Most community colleges offer a wide array of programs. Yet, colleges typically provide little guidance to help new students choose a program of study and develop a plan for completing it. While career services and advising are provided to students who seek them out, studies suggest that those who need such services the most are the least likely to take advantage of them.
Community college students often report that they are confused and frustrated by the many choices they confront during college. When left alone to advise themselves, many students end up making bad decisions that can waste time and tuition dollars, and decrease their chances of completing college.
While advising is critical, most community colleges cannot afford enough advisors to provide one-on-one support to the students who need it. Instead, a growing number of colleges are redesigning their academic programs to simplify students’ choices and create clearer pathways to program completion, further education, and career advancement.
Our recent paper examines this “guided pathways” approach, which has three main features:
1) Clear roadmaps to student end goals. In guided pathways reforms, academic programs are clearly mapped out by faculty to create educationally coherent roadmaps with clearly defined learning outcomes. They are aligned with requirements for further education and, in occupational programs, for career advancement. Students are given a default, whole program sequence of courses to follow for their chosen programs based on these maps, but they can also opt out to follow an alternative path. The guided pathways approach does not restrict students’ options, but it does scaffold decision-making, so that students will be more likely to make good decisions and achieve their goals.
2) On-ramps to programs of study. The intake system is redesigned to help new students clarify goals for college and careers and, once these are established (even tentatively), to develop an educational plan. All students are required to choose an initial field of interest (such as business, allied health, or English and humanities) and to follow a default curriculum that gives them a taste of the field and helps them decide whether they want to pursue a particular program in that field or switch to another one. Academic foundation skills and “college knowledge” skills are contextualized in college-level coursework in the student’s field of interest.
3) Embedded advising, progress tracking, feedback, and support. Students’ progress relative to their academic plan is closely monitored and frequent feedback is provided. This way, students can see where they stand in relation to their goals, and faculty and advisors can intervene when students are not making progress or stray “off path.” Advisors and faculty work cooperatively to ensure a smooth transition from initial general advising to advising in a program.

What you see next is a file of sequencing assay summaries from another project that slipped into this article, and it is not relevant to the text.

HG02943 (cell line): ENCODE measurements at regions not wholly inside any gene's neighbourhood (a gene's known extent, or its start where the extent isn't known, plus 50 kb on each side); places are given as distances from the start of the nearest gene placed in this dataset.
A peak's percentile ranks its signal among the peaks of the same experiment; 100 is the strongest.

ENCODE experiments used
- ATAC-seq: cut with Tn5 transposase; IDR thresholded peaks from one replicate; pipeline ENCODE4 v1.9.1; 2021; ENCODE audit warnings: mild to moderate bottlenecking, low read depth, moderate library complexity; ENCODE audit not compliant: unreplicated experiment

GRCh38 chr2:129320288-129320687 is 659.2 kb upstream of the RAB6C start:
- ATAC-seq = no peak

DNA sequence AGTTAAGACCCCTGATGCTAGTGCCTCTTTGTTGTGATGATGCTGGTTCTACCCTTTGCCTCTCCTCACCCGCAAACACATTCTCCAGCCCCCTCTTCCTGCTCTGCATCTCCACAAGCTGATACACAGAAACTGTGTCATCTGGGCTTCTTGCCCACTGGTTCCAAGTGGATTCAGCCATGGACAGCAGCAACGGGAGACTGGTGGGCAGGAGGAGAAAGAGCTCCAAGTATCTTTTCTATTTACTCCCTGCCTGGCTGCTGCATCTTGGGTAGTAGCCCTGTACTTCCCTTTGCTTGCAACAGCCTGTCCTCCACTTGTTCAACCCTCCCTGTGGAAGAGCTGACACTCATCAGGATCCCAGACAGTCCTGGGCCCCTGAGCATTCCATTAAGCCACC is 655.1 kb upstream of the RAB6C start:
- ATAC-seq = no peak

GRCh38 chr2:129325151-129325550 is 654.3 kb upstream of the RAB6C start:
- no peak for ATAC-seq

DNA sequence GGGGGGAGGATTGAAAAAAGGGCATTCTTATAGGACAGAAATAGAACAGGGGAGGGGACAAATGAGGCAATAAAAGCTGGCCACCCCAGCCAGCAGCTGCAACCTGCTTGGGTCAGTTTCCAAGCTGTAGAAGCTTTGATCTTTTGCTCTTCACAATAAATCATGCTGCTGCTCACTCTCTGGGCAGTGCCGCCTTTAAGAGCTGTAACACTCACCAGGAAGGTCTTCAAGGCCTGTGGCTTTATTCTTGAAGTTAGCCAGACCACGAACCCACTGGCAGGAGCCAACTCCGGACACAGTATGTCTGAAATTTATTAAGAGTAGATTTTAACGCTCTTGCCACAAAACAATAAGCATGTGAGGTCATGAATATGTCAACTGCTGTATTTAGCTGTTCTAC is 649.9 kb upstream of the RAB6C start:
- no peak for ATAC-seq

Institutions that have pioneered this approach have reported significant improvements in student outcomes. Queensborough Community College, for example, has seen its federally reported graduation rate increase from 12 to 16 percent in three years. Valencia College, which has an academic and career planning system linked to clear pathways and “pre-major” tracks aligned with junior standing in majors at partner universities, was formally recognized as a national leader for its high completion rates. The animating principles behind the guided pathways model derive from research in behavioral economics, organizational effectiveness, and research on effective teaching and learning. Targeted research on guided pathways reforms is only beginning, but early results are promising.
Unlike many reform pilots and programs that community colleges have tried and tested over the past 15 years, the guided pathway approach represents a systemic change in practice. It requires colleges to move from a business model focused on giving students low-cost access to college courses to one designed to help students enter and complete programs of study that lead to further education and career advancement. Such reforms require bold leadership and they are not without their costs, but only by rethinking how they teach and support students will colleges be able to “move the needle” on student success.
Davis Jenkins is a Senior Research Associate at the Community College Research Center, Teachers College, Columbia University.